No doubt you’ve heard of probiotics but you may not be so sure about how they could benefit you. Probiotics are live strains of microorganisms that can even out the balance of good and bad bacteria in your gut.
If there is an imbalance and bad bacteria have been able to start taking over, it’s likely that you’ve noticed some of the effects in your health and wellbeing. Your diet, general health and antibiotics usage can all upset the delicate balance of gut bacteria and this can lead to health problems.
Tired of getting sick all the time? According to research, taking probiotics may boost your immunity. This may be because they can help your body to produce more natural antibodies. If you get sick with colds on a fairly regular basis, it might be worth seeing if you can improve your immune function through probiotics. Orthomolecular OrthoBiotic
Some studies have suggested that probiotics can reduce urinary tract infections (UTIs) in women by as much as 50%. If you suffer from UTIs regularly, you might want to try probiotics and see if it helps to cut the amount of infections you get.
Some studies have suggested that probiotics might be able to reduce some of the markers associated with cardiovascular disease, especially cholesterol.
A few small scale studies have shown some great early potential for reducing both total cholesterol and LDL cholesterol (that’s the bad kind you want less of!).
One study also showed an increase in “good” HDL cholesterol, although it didn’t show much difference with LDL or total cholesterol.
Some studies involving probiotics have also shown a small decrease in blood pressure.
There’s still a fair way to go before we can definitely say that probiotics can definitely help to keep your heart healthy. The theory is that they can break down bile in the gut and stop it being reabsorbed there. This means that less bile enters the bloodstream as cholesterol.
If you’ve ever taken antibiotics and suffered from loose stools afterward, you’ll know exactly how they can affect your digestive system for the worse! This is because they kill off a lot of the good bacteria in your gut, which paves the way for the bad bacteria to run riot.
It’s not that uncommon for loose stools to carry on for quite a while after you’ve finished a course of antibiotics due to the imbalance. According to some studies, probiotics can help to prevent this by allowing the good bacteria to keep flourishing.
Irritable Bowel Syndrome (IBS) is another area of digestive health that probiotics may be able to help with. A lot of the uncomfortable symptoms of IBS can potentially be relieved with probiotics, including constipation, diarrhea, bloating, and gas.
Ulcerative colitis can also be improved with some probiotic strains, especially if the symptoms are fairly mild. The Bifidobacterium and Lactobacillus strains have shown the most promise for this. Another study found that a probiotic called E. coli Nissle can be useful in keeping ulcerative colitis symptoms in remission.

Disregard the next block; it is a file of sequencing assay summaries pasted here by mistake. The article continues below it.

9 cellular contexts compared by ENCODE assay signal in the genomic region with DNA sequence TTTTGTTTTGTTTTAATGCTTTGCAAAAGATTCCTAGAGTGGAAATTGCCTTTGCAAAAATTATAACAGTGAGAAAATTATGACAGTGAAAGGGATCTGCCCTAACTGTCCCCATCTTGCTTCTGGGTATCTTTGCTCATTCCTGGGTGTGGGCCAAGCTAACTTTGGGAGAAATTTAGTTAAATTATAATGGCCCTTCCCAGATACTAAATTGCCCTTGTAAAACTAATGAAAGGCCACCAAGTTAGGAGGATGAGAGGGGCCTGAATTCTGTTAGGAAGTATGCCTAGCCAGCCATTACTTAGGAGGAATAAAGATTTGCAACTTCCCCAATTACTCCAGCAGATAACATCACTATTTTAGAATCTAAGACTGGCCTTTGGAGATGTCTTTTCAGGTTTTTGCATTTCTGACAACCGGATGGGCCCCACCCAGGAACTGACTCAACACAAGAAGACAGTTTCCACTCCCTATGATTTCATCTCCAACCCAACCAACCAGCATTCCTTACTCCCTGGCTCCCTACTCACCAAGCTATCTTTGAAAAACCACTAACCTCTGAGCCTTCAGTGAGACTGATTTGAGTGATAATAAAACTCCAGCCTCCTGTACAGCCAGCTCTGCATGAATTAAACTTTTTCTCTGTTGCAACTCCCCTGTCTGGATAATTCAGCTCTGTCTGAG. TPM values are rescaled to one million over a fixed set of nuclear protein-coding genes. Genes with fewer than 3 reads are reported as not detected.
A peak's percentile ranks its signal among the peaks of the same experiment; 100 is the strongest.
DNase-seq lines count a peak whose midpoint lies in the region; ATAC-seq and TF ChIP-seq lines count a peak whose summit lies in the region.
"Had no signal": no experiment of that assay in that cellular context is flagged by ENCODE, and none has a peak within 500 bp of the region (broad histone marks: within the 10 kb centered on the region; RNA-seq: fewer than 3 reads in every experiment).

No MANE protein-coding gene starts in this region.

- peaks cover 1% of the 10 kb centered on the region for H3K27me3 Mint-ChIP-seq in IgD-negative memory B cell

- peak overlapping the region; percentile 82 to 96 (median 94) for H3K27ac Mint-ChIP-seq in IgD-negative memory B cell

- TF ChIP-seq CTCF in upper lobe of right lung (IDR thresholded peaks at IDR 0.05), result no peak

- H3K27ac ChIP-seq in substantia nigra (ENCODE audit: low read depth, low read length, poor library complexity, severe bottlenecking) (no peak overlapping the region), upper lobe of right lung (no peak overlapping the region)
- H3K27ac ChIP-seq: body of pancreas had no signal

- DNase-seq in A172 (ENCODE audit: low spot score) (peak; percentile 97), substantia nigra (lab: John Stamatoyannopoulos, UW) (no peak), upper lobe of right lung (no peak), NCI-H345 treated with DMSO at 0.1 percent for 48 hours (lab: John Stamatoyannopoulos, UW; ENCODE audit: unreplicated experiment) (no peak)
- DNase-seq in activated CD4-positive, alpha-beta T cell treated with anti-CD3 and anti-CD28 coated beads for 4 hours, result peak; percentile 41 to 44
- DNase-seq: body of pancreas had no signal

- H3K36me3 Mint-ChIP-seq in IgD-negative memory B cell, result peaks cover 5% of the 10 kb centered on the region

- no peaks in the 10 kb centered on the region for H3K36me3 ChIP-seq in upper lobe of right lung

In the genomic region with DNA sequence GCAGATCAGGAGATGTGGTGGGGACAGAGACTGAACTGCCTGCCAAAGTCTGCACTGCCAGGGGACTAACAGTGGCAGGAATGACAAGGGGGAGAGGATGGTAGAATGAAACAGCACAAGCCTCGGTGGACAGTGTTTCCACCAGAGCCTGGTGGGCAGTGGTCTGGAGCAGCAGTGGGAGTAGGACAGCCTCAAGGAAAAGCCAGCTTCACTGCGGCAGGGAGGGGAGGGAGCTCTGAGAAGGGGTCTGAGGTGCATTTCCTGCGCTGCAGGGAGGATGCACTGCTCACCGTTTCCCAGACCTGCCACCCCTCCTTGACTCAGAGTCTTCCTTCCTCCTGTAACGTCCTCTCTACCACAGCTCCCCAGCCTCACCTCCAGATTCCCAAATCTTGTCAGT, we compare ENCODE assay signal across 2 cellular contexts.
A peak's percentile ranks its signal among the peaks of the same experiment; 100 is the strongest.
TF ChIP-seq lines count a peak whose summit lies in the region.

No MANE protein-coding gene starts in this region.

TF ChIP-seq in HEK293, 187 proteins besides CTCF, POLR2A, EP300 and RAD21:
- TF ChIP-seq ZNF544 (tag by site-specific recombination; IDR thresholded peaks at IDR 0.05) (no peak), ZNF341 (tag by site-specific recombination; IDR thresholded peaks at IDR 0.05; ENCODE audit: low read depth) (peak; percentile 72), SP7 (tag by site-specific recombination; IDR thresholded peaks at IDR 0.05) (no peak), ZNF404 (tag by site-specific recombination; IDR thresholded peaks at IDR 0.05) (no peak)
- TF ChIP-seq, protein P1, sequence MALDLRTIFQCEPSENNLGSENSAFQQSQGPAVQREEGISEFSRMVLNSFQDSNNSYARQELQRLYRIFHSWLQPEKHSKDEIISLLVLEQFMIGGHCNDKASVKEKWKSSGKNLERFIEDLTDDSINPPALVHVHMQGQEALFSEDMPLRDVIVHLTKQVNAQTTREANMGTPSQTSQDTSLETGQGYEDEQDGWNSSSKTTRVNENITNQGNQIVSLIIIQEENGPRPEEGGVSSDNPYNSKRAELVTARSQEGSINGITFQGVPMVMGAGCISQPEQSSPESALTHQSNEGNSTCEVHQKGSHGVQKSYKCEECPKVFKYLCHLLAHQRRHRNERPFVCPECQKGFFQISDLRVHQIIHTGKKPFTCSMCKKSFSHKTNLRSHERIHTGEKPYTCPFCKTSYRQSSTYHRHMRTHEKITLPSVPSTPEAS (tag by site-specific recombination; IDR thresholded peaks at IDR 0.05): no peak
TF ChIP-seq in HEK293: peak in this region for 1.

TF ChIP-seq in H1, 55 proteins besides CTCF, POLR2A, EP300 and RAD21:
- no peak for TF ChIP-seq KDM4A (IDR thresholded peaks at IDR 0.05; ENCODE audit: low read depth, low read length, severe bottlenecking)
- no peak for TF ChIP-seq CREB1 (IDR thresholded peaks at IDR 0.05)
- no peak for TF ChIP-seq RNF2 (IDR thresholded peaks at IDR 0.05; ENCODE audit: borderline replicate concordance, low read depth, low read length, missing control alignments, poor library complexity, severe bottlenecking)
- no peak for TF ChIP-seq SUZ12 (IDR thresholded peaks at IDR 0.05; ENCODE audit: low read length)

There is also some evidence that probiotics can fight back against Helicobacter pylori, which is a common culprit for stomach ulcers.
If you suffer from eczema, rosacea or acne, probiotics may be able to help. Inflammatory skin conditions can also be improved, including atopic dermatitis. It’s another area that needs more investigation to say for sure but acne is particular looks as though it may respond positively to probiotics.
Gut health is strongly linked to mental health and an influx of bad bacteria could be a factor that makes you more likely to develop mental health issues.
In a review of 15 human studies, supplementing with the Bifidobacterium and Lactobacillus strains of probiotics over a 1-2 month period helped to improve symptoms of anxiety, depression, and even OCD.
In another study of patients with depression, supplementing with probiotics for 8 weeks reduced their symptoms.
If you’re struggling with your mental health, it might be worth experimenting with probiotics to see if they make any difference to your symptoms.
There hasn’t been a huge amount of research into whether probiotics can help with weight loss but this is another area that is showing some promise. One study looked specifically at the Lactobacillus gasseri strain and its effects on belly fat. Over 12 weeks, participants lost 8.5% of their belly fat. And when they stopped taking the probiotics, they put it back on again within a month.
You should always consult your health care provider before starting any herbal supplements or products. *These statements have not been evaluated by the Food and Drug Administration. This product is not intended to diagnose, treat, cure, or prevent any disease.